tesuji

Amazing doctrine about the next life

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I read the following recently, from talk by Elder Melvin J. Ballard in 1922. It's had a profound effect on my life, so I thought I would share it:

 

"It is my judgment that any man or woman can do more to conform to the laws of God in one year in this life than they could in ten years when they are dead. 

"It is much easier to overcome and serve the Lord when both flesh and spirit are combined as one. This is the time when men are more pliable and susceptible. 

"We will find when we are dead every desire, every feeling will be greatly intensified. When clay is pliable it is much easier to change than when it gets hard and sets.

"This life is the time to repent. 

"That is why I presume it will take a thousand years after the first resurrection until the last group will be prepared to come forth. It will take them a thousand years to do what it would have taken but three score years and ten to accomplish in this life.

"I grant you that the righteous dead will be at peace, but I tell you that when we go out of this life, leave this
body, we will desire to do many things that we cannot do at all without the body. We will be seriously handicapped,
and we will long for the body, we will pray for that early reunion with our bodies. We will know then what advantage
it is to have a body.

"Then, every man and woman who is putting off until the next life the task of correcting and overcoming the
weakness of the flesh are sentencing themselves to years of bondage, for no man or woman will come forth in the
resurrection until they have completed their work, until they have overcome, until they have done as much as they
can do."

p.12, "The Three Degrees of Glory," Melvin J. Ballard, Quorum of the Twelve Apostles, 1922

http://www.shields-research.org/General/LDS_Leaders/Q12/Ballard_Melvin_J/01Three_Degrees_cap400x100.pdf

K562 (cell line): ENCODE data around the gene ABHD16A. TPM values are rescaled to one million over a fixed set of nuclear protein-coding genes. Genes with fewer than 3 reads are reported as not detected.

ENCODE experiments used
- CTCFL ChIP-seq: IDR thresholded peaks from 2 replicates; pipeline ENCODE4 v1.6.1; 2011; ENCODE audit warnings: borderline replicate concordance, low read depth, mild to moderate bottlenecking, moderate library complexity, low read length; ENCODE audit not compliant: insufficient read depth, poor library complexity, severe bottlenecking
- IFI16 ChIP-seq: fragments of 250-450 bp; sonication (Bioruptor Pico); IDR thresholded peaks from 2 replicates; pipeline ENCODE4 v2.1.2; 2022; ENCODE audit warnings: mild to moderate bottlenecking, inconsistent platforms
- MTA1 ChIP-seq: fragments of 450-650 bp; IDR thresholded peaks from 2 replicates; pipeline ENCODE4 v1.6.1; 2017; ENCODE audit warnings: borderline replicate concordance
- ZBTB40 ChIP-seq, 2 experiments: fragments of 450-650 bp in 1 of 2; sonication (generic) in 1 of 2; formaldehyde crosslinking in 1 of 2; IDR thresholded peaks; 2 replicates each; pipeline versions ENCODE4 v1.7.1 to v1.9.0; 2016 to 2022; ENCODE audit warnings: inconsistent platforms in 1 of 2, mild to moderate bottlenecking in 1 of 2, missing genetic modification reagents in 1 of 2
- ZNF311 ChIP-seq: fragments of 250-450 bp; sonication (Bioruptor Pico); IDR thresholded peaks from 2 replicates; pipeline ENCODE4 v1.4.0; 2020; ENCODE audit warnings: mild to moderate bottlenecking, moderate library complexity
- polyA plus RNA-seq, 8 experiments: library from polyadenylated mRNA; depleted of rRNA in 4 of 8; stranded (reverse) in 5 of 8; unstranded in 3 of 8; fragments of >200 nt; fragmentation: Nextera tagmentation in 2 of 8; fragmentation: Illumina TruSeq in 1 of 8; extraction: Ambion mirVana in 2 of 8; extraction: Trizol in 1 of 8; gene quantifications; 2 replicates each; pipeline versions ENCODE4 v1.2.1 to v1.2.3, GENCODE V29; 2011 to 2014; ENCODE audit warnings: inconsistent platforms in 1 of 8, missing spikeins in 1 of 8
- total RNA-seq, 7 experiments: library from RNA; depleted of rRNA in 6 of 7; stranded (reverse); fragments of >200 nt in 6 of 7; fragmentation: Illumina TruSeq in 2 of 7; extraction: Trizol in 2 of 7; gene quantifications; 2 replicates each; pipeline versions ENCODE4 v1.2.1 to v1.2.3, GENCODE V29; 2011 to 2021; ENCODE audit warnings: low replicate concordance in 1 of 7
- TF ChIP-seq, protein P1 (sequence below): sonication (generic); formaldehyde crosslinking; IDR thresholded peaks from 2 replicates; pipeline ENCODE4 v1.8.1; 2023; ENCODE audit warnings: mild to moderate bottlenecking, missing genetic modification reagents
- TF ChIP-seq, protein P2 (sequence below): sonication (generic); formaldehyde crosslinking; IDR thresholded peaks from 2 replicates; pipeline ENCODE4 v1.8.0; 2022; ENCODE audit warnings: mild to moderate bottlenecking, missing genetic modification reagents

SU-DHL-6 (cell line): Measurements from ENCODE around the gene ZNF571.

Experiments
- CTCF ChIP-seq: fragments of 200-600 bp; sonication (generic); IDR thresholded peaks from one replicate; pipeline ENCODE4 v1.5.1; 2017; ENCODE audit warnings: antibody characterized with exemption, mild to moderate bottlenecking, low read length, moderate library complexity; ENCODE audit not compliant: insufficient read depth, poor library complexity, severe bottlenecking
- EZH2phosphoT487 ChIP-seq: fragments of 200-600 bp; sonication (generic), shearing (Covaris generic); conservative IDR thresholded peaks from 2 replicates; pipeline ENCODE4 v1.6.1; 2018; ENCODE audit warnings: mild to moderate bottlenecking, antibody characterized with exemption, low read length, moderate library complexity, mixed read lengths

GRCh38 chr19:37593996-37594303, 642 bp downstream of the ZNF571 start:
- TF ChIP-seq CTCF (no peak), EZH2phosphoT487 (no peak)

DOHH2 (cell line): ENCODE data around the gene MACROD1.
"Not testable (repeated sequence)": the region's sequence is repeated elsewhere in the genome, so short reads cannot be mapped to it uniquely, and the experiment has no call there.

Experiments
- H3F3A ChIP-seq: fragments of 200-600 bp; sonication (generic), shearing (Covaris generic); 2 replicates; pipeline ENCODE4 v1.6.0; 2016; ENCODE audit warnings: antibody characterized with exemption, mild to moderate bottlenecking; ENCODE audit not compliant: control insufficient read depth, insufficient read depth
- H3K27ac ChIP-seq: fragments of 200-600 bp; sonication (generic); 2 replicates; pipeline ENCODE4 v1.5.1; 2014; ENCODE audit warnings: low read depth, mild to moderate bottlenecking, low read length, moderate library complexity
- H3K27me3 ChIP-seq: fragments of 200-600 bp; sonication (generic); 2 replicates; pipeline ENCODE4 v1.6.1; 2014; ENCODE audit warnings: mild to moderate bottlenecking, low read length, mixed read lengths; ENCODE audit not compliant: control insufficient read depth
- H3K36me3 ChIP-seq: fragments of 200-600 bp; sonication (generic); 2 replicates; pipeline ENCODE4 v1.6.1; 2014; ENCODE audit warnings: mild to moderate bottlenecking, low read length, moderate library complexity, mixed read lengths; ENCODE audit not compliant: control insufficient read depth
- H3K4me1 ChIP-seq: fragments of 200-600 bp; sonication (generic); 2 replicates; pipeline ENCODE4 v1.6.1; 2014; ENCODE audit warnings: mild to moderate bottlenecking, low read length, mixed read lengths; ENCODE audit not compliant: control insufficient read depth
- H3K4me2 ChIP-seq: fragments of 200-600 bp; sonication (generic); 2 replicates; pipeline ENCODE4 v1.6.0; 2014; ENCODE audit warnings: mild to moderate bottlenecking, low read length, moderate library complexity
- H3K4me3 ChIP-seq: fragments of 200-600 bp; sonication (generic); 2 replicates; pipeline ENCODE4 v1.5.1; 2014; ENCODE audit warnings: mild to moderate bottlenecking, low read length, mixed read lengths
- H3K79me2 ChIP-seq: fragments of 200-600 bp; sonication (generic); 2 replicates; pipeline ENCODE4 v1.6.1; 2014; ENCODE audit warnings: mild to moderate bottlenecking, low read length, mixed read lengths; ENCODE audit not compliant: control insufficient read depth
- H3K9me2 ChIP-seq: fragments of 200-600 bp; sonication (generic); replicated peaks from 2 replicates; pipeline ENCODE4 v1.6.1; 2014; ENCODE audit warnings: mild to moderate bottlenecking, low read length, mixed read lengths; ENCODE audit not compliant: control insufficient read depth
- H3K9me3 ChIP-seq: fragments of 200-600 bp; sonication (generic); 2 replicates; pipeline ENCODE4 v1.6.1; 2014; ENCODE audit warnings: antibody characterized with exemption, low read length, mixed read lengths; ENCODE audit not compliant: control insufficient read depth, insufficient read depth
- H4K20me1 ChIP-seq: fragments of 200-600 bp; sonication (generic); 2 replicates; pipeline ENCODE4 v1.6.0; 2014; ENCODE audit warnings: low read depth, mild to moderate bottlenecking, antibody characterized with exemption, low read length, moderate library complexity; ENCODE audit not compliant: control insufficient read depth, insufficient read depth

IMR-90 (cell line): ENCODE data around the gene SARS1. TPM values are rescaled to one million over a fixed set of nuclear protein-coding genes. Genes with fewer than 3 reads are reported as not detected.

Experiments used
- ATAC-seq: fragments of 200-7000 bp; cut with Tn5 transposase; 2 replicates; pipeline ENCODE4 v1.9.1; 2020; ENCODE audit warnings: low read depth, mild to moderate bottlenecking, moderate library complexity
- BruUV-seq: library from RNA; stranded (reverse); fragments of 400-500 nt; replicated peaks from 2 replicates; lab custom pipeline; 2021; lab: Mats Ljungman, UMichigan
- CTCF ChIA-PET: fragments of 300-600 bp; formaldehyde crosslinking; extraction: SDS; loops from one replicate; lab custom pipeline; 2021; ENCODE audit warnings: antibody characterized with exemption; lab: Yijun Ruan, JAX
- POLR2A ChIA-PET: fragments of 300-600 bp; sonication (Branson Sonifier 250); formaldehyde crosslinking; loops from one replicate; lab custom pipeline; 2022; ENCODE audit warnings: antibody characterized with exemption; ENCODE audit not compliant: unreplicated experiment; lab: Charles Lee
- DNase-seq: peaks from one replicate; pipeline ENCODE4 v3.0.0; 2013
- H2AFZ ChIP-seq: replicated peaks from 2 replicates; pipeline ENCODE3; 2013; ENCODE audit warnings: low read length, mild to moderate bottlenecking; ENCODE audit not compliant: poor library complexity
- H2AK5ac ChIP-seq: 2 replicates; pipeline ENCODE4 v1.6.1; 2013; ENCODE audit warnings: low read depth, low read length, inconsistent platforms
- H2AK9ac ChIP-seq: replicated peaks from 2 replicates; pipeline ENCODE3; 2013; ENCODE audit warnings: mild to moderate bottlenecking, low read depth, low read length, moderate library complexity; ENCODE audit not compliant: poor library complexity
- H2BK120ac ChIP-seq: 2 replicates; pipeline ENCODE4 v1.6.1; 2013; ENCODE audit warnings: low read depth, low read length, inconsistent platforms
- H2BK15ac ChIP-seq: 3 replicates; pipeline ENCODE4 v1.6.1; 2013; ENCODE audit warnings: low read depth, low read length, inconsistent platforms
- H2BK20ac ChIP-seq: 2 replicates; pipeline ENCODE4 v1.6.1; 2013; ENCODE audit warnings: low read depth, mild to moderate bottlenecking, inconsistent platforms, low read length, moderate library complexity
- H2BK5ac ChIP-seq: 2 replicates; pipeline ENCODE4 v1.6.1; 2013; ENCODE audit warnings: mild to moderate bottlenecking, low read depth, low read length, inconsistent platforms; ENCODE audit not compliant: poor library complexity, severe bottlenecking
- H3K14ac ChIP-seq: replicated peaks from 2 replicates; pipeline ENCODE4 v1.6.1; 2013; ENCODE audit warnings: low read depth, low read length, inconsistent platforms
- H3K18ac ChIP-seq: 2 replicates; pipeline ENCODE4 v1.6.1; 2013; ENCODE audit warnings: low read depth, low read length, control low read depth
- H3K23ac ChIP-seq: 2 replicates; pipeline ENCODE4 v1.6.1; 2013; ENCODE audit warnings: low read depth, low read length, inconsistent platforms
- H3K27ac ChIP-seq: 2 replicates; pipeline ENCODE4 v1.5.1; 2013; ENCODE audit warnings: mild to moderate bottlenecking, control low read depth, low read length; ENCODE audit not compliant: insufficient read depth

Edited by tesuji

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Guest LiterateParakeet

Thanks!  Reading this brought to mind not only repentance, but all the good that we can do here in this life . . . It makes me want to recommit not to waste precious time with things of no consequence.  Thanks again.  

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36 minutes ago, LiterateParakeet said:

Thanks!  Reading this brought to mind not only repentance, but all the good that we can do here in this life . . . It makes me want to recommit not to waste precious time with things of no consequence.  Thanks again.  

Yes, that's how it affected me to. If it's easier to progress and to repent in this life, and if we must do it eventually anyway, then it makes sense to do it right now.

Also, helping others to do the same thing becomes a great service to them.

 

Edited by tesuji

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7 hours ago, tesuji said:

I read the following recently, from talk by Elder Melvin J. Ballard in 1922. It's had a profound effect on my life, so I thought I would share it:

 

"It is my judgment that any man or woman can do more to conform to the laws of God in one year in this life than they could in ten years when they are dead. 

"It is much easier to overcome and serve the Lord when both flesh and spirit are combined as one. This is the time when men are more pliable and susceptible. 

"We will find when we are dead every desire, every feeling will be greatly intensified. When clay is pliable it is much easier to change than when it gets hard and sets.

"This life is the time to repent. 

"That is why I presume it will take a thousand years after the first resurrection until the last group will be prepared to come forth. It will take them a thousand years to do what it would have taken but three score years and ten to accomplish in this life.

"I grant you that the righteous dead will be at peace, but I tell you that when we go out of this life, leave this
body, we will desire to do many things that we cannot do at all without the body. We will be seriously handicapped,
and we will long for the body, we will pray for that early reunion with our bodies. We will know then what advantage
it is to have a body.

"Then, every man and woman who is putting off until the next life the task of correcting and overcoming the
weakness of the flesh are sentencing themselves to years of bondage, for no man or woman will come forth in the
resurrection until they have completed their work, until they have overcome, until they have done as much as they
can do."

p.12, "The Three Degrees of Glory," Melvin J. Ballard, Quorum of the Twelve Apostles, 1922

http://www.shields-research.org/General/LDS_Leaders/Q12/Ballard_Melvin_J/01Three_Degrees_cap400x100.pdf

Also, what are the things that have tendecy to bring us to repentence? Is it not usually some sort of strife or conflict? In the next life most of these strifes wont exist

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7 hours ago, tesuji said: